DRIVE CIRCUITS FOR POWER MOSFETs AND IGBTs
by B. Maurice, L. Wuidart
1. INTRODUCTION Unlike the bipolar transistor, which is current driven, Power MOSFETs, with theirinsulated gates, are voltage driven. A basic knowledge of the principles of driving the gates of these devices will allow the designer to speed up or slow down the switching speeds according to therequirements of the application. It is often helpful to consider the gate as a simple capacitor when discussing drive circuits. 2. IGBT / MOSFET DRIVE BASICS 2.1 Gate vs Base Power MOSFETs and IGBTs are simplyvoltage driven switches, because their insulated gate behaves like a capacitor. Conversely, switches such as triacs, thyristors and bipolar transistors are “current” controlled, in the same way as aPN diode. 2.2 Driving a gate As shown in figure 2, driving a gate consists of applying different voltages: 15V to turn on the device through S1, and 0V to turn off the device through S2. Figure 1.Nature of power semiconductor inputs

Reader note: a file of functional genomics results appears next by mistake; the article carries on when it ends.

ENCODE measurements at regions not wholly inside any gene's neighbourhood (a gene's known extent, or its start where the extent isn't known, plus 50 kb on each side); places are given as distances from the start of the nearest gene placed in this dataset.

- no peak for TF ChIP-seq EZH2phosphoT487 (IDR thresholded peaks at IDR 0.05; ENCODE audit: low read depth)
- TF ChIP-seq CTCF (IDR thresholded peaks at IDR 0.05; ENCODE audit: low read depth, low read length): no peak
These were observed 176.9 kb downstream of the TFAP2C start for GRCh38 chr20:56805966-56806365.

A remarkable effect can be seen in both the turn-on and turn-off switching waveforms; the gate voltage exhibits a “step”, remaining at a constant level while thedrain voltage rises or falls during switching. The voltage at which the gate voltage remains during switching is known as the Miller voltage, Vgm. In most applications, this voltage is around 4 to 6V,depending on the level of current being switched. This feature can be used to control the switching waveforms from the gate drive. 2.3 MOSFET and IGBT turn-on / turn-off. When turned on under the sameconditions, IGBTs and MOSFETs behave in exactly the same way, and have very similar current rise and voltage fall times - see figure 3. However, at turn-off, the waveforms of the switched current aredifferent, as shown in figure 4. At the end of the switching event, the IGBT has a “tail current” which does not exist for the MOSFET. This tail is caused by minority carriers trapped in the “base”...